Powder Metallurgy

Metal Powder Analysis

Additive Manufacturing (AM), Hot Isostatic Pressing (HIP) and metal injection molding all have one common critical component: metal powders. Typical powders are made through the atomization process of pure metals, such as titanium, aluminum, nickel, copper, or alloys, such as steel, Inconel, and metallic ceramic.

To ensure that the final parts made with these techniques meet the rigorous requirements of medical, automotive, and aerospace applications, the metal powders used as inputs must be fully characterized and monitored though out the production cycle: during the powder atomization/production process, upon incoming QA/QC at the part production facility, during storage and part production, and after powder recycling. Bruker offers the most comprehensive range of instruments for the elemental and compositional analyses of these advanced materials.

Particle chemistry impacts the fundamental performance of the final printed or molded parts. Bruker’s X-Ray Fluorescence (XRF) analyzers provide rapid, detailed, measurement of the powder’s elemental composition upon final inspection of metal powders and fast and accurate verification of material certification for incoming inspection.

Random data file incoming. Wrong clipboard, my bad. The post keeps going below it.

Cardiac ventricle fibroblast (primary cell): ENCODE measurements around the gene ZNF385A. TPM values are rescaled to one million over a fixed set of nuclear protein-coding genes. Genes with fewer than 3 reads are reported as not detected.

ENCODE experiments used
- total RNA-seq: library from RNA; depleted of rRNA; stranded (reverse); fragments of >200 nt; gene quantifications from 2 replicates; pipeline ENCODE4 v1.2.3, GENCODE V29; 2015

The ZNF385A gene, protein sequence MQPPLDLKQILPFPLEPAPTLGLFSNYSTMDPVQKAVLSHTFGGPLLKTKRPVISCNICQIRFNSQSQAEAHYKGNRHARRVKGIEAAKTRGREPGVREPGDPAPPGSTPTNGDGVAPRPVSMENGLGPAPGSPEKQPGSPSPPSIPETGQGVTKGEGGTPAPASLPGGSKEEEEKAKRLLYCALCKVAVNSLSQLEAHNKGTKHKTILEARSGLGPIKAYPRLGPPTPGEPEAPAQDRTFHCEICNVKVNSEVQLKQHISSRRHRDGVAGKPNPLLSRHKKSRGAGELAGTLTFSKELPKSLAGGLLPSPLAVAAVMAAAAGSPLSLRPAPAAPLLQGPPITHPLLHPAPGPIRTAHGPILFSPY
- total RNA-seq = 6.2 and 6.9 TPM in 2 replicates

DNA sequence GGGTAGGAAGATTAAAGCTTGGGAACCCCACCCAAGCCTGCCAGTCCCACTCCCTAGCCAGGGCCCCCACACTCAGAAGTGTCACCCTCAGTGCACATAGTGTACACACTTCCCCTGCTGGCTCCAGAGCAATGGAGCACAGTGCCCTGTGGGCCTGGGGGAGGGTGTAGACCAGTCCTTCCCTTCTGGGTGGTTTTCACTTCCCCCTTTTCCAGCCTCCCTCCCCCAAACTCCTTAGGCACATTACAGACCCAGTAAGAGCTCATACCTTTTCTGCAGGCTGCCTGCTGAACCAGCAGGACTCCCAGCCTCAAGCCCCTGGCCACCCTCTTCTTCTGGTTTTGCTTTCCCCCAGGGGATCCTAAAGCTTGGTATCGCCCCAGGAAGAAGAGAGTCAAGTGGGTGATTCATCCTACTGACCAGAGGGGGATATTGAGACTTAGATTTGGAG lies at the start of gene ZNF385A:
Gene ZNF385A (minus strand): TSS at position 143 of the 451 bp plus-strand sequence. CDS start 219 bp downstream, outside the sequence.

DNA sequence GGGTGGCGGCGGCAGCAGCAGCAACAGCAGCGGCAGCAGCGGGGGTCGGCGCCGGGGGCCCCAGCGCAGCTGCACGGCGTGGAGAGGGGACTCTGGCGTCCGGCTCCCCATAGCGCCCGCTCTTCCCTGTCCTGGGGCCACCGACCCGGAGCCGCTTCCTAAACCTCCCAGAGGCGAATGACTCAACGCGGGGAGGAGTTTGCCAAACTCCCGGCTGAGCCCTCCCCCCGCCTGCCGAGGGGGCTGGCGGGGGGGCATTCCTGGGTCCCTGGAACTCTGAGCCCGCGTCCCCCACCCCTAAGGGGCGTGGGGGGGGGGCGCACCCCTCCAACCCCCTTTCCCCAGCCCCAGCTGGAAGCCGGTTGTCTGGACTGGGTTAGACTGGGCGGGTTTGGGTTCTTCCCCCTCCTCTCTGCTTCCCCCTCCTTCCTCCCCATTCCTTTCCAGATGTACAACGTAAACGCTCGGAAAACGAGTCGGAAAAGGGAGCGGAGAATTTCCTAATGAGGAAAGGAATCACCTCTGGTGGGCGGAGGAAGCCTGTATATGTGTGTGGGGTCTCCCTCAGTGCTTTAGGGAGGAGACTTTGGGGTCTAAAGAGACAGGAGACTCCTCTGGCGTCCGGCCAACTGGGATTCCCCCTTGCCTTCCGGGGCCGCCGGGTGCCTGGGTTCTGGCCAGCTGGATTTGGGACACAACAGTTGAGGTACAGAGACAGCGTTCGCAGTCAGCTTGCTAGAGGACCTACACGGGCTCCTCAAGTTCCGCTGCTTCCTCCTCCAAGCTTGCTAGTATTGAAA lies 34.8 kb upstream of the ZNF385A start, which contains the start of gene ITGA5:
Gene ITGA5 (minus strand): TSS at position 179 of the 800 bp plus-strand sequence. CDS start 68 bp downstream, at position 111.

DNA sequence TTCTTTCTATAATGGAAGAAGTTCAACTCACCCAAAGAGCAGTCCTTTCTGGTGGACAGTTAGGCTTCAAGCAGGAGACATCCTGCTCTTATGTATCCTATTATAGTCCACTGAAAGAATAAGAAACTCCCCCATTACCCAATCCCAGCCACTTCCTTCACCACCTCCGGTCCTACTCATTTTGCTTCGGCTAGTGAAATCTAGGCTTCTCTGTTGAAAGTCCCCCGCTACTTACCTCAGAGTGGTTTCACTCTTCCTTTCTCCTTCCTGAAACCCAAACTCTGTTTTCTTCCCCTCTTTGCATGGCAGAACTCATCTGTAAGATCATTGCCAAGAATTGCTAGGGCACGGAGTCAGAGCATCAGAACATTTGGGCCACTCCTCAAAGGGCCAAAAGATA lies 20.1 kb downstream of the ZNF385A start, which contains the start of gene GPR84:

The content of light elements like O, N, H, Ar and C, S must be tightly controlled at every step. Carbon impacts hardness, brittleness & melt point and Sulfur is a generally undesirable element but may be added to enhance machinability during finishing. Oxygen, nitrogen and hydrogen strongly influence material properties and must constantly be monitored as content will change during processing. Argon remaining in metal powders after atomization affects porosity and creates inclusions in final parts Bruker’s Combustion Gas Analyzers (C, S) and Inert Gas Fusion – Mass Spectrometry (O, N, H, Ar) instruments are industry-proven to measure these critical elements to ensure finished part quality and durability.

Understanding the mechanical properties of the powder is also critical to these advanced manufacturing processes. Bruker’s high precision Micro Computed Tomography (µCT) delivers extensive information about metal powder attributes that impact the final printed part including: sphere size distribution, sphericity, packing, porosity, and surface to volume ratio as well as particle surface roughness, convexity & form factor.

Bruker’s industry leading Nano Indentation instruments are used during process development to characterize powder particle mechanical properties including single particle compression, fracture characterization & inhomogeneity mapping. Additionally, powder surface force and agglomeration force analyses are critical to prevent defects and voids.

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